School Climate & Safety

Student ID Cards Sport New Digital Features

By Katie Ash — January 29, 2010 5 min read
BRIC ARCHIVE
  • Save to favorites
  • Print

Student-identification cards have evolved relatively quickly from laminated badges with a student’s name and picture to all-purpose electronic cards that can now be used to check out library books, buy lunch, open lockers, and even track students’ comings and goings.

Because of the increased functionality of the cards, as well as administrators’ desire to improve student safety and security and build a more efficient school environment, identification cards are becoming a more important tool in many schools.

For example, at Philadelphia’s 750-student School of the Future, each student swipes a unique ID card when entering the building, buying lunch, and opening his or her locker.

“Each of these cards has a smart chip in them,” says Mary Cullinane, the director of innovation and business development for Microsoft Education, which helped design the school.

The $62 million School of the Future, created through a partnership between Microsoft and the Philadelphia school district, opened in 2006, but has struggled to achieve its goal of serving as a technology-rich model for what 21st-century high schools should look like. (“School of the Future,” this issue.)

That ID technology allows the card to store information about the student. And storing locker combinations and lunch money is just the beginning, says Cullinane. “[The technology] allows you to create a foundation so that more and more things can be coordinated using the card,” she says.

For example, it will be possible in the future for students to use their ID cards to keep track of how many calories they burn at the school’s cardiovascular-fitness center, Cullinane says, and then match that information with the calories consumed at lunch.

“It gives you a much more holistic view of the student,” she says.

Rick Lopez, an assistant principal at Valencia High School in Placentia, Calif., outside Los Angeles, says student ID cards have become an integral part of his school’s efforts to manage programs and services more efficiently.

“I really don’t know how we would monitor [all the different privileges] in an efficient way if we didn’t have [student IDs],” he says. “For us, from an efficiency standpoint, I wouldn’t do it any other way.”

Still, despite the digital improvements in ID cards and their ability to improve school procedures, some parents and privacy advocates are concerned that such cards can be used inappropriately. They worry that schools will go overboard in tracking students’ movements, personal preferences, and other matters.

“You have the privacy concerns that come with tracking,” says Jay Stanley, the public education director of the Technology and Liberty program at the New York City-based American Civil Liberties Union. “For example, what kinds of records are being kept on students, are those records much more granular in detail than they need to be, what’s going to be done with those records, and who are they going to be shared with?”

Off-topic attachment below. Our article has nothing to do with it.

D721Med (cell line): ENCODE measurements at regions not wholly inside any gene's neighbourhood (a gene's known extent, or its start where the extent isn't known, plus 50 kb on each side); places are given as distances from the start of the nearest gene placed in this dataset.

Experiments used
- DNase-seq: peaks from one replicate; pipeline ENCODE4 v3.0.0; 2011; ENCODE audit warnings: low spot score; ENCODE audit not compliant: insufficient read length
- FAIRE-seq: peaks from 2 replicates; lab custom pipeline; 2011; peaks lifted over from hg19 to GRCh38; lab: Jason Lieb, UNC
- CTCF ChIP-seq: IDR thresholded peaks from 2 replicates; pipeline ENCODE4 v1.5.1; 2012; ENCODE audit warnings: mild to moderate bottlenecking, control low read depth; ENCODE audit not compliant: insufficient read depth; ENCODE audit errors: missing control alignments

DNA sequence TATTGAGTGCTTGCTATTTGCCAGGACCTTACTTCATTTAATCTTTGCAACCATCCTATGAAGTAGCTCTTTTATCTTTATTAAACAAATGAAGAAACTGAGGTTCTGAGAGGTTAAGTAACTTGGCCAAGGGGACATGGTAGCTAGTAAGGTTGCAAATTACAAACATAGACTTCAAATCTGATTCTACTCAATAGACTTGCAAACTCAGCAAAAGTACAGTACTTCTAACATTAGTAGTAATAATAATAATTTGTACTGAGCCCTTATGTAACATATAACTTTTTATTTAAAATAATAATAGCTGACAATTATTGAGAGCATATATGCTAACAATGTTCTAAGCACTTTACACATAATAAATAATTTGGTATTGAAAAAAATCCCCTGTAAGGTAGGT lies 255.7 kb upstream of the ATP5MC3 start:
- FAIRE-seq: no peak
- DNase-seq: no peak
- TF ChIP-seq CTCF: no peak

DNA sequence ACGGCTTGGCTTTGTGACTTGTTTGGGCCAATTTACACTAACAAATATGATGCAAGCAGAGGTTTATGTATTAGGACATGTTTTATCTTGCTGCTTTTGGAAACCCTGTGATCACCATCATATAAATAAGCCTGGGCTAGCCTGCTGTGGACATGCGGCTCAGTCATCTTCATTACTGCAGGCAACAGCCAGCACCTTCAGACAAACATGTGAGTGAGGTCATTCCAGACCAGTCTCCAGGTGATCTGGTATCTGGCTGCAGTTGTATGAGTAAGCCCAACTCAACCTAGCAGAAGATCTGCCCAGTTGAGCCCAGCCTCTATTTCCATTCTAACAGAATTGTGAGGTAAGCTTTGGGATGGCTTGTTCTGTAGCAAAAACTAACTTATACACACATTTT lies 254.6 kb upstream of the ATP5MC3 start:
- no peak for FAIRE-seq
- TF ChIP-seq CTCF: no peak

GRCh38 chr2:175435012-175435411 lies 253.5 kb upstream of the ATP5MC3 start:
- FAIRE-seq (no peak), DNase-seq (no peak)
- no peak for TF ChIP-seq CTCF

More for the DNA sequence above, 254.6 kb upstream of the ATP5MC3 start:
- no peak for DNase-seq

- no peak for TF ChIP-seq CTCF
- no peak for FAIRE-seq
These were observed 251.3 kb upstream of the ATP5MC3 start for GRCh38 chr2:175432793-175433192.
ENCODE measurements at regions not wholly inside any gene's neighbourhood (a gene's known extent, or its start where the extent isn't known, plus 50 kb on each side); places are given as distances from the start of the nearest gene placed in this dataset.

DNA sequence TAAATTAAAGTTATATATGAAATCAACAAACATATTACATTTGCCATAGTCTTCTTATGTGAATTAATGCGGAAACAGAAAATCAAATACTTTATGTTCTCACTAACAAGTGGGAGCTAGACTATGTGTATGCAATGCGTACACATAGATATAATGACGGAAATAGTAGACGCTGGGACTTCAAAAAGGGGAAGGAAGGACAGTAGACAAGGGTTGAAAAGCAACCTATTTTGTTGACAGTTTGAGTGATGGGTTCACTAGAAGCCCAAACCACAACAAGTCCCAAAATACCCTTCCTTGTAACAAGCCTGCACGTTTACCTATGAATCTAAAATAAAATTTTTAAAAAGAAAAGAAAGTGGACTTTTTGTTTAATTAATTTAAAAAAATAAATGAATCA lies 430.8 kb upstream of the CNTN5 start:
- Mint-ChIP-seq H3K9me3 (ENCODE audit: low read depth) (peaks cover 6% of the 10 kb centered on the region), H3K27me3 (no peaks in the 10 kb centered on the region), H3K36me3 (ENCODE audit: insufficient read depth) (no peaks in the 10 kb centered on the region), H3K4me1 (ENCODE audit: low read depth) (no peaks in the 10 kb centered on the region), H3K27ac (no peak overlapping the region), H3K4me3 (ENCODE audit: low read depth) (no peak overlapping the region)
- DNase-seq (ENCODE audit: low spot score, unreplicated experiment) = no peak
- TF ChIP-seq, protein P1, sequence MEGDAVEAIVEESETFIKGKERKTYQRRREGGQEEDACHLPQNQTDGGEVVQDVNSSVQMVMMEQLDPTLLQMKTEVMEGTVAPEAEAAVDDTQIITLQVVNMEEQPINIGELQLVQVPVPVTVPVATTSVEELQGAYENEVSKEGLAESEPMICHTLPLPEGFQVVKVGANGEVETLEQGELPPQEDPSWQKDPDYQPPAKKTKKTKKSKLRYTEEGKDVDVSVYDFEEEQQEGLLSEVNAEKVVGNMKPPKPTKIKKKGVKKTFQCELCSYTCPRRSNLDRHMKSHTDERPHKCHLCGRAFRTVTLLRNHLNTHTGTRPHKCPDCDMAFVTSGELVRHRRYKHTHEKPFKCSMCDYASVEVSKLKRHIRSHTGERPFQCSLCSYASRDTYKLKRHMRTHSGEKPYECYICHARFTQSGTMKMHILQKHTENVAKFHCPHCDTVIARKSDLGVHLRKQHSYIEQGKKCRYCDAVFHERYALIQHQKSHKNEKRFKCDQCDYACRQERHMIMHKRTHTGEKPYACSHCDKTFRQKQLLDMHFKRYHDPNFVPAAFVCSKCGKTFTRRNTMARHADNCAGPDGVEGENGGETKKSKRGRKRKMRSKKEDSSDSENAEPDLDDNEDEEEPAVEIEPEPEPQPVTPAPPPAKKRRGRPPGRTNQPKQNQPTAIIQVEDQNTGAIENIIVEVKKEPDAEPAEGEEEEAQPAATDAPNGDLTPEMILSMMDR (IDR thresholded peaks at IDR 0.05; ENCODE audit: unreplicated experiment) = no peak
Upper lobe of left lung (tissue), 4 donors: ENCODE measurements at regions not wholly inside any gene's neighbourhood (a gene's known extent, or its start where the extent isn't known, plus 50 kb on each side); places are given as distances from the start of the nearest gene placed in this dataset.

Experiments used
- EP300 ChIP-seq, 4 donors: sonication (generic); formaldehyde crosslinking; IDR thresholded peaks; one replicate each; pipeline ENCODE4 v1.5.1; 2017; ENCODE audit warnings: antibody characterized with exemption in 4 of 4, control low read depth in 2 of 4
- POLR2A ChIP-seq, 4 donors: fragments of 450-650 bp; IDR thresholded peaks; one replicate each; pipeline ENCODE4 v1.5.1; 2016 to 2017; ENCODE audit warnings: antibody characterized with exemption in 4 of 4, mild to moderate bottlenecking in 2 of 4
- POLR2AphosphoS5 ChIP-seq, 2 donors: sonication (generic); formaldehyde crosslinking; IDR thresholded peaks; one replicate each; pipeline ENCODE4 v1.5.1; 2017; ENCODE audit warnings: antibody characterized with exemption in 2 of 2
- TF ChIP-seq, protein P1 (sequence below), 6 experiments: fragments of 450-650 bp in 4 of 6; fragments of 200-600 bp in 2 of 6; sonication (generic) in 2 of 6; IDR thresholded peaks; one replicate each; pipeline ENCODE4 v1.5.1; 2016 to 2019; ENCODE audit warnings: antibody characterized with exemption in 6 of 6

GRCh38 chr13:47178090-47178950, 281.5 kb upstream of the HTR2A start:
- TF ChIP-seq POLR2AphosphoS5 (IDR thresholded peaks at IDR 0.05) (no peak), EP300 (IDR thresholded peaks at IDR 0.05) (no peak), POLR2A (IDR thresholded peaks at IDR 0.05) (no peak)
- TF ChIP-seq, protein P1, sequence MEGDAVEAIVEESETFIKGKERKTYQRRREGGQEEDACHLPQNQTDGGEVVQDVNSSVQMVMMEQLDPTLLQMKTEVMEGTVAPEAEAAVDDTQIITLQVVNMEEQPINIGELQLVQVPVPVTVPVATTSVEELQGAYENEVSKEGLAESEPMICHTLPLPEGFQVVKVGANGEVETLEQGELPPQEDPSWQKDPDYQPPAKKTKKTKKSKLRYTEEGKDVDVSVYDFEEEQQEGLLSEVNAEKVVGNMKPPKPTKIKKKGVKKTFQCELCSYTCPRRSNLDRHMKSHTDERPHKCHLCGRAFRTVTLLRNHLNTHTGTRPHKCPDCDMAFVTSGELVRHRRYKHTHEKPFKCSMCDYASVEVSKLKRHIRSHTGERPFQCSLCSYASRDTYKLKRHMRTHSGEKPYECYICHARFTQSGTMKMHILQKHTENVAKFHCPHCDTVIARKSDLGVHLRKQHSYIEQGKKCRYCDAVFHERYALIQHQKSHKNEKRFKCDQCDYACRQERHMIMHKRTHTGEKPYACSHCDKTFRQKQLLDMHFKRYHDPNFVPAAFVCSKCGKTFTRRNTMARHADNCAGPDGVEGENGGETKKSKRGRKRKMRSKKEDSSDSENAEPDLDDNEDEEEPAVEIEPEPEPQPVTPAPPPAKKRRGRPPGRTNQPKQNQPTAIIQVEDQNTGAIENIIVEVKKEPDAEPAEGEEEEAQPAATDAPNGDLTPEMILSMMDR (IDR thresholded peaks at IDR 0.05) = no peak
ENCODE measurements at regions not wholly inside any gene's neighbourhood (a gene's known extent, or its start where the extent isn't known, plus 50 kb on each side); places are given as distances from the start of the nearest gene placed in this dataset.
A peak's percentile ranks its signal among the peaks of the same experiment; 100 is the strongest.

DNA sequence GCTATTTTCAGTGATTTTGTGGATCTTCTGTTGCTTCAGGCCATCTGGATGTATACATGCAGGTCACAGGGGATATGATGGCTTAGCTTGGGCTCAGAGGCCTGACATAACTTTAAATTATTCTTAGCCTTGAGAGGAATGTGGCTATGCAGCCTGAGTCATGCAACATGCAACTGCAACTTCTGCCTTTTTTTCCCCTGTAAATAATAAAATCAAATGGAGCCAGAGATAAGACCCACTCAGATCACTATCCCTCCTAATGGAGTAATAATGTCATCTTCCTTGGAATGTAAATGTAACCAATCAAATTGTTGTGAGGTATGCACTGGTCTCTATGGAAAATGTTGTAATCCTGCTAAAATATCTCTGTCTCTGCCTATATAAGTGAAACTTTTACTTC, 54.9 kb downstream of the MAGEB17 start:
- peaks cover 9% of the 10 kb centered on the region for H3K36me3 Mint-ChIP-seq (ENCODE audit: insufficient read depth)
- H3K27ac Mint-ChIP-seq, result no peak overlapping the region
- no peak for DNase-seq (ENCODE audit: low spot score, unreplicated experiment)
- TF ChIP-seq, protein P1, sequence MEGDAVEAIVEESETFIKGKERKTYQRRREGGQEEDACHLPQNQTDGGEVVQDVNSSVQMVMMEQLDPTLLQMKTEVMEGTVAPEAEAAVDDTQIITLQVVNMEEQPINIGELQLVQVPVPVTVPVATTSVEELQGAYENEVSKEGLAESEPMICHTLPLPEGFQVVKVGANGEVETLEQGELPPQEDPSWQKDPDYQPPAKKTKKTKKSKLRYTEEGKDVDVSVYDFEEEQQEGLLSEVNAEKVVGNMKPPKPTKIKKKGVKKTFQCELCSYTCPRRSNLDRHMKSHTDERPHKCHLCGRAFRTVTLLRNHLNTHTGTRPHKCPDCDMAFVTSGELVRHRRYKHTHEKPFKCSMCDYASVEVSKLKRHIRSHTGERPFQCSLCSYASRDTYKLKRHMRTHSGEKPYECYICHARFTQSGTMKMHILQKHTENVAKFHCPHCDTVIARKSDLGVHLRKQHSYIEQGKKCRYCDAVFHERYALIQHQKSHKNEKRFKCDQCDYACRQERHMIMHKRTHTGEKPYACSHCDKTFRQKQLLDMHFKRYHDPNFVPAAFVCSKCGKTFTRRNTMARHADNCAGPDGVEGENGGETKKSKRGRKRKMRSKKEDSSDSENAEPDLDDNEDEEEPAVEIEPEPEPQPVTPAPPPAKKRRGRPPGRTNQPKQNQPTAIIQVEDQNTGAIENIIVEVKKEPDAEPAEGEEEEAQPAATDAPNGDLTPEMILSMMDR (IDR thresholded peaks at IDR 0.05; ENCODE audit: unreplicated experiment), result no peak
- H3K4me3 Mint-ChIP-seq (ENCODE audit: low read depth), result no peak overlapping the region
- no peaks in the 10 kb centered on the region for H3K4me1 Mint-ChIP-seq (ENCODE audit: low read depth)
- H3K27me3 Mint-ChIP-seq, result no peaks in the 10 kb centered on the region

However, using student IDs to sign in and out of school electronically is not an objectionable violation of privacy, he says.

Tracking Attendance, Parking

Being able to follow students’ comings and goings can be an attractive feature of the ID systems.

In some districts, for instance, student ID cards are now being used to control school parking lots, says Holly Sacks, the senior vice president of global marketing and corporate strategy for the Irvine, Calif.-based HID Global, which provides access-control and identification-management equipment. Student drivers scan their IDs into machines at school parking lots much as adults do for access to employee parking garages.

“It can be quite helpful in making sure that you’ve got the people that you want in the parking lot,” says Sacks.

“[Student ID cards are] also very useful on the district bus system,” she says. “When students get on the bus and off the bus, there’s a record of where the child has been and where they were taken to.”

Many schools use the cards to help track attendance and tardiness, says Andrea Wilkins, the national sales manager for the K-12 market for Plasco ID, a Miami-based company that sells and installs identification products. Having students electronically swipe their cards when they are late for school is much faster than lining students up and writing tardy passes for each of them, says Wilkins.

Using such cards can help improve efficiency in the lunch line as well, says Bill Keyes, a spokesman for the Hampden, Mass.-based Rediker Software, which provides student-information-management software to schools.

In addition to keeping student accounts up to date and speeding up the lunch line, the ID cards can help reduce embarrassment for children who receive subsidized lunches, he says, since all children use the same cards regardless of payment status.

Hand-held card scanners are becoming increasingly popular, says Wilkins of Plasco ID. Administrators can now carry the scanners with them through the hallways when students are supposed to be in class and pull up information such as a student’s schedule—on any stragglers. Mobile scanners can also be taken on field trips to help keep track of students, she says.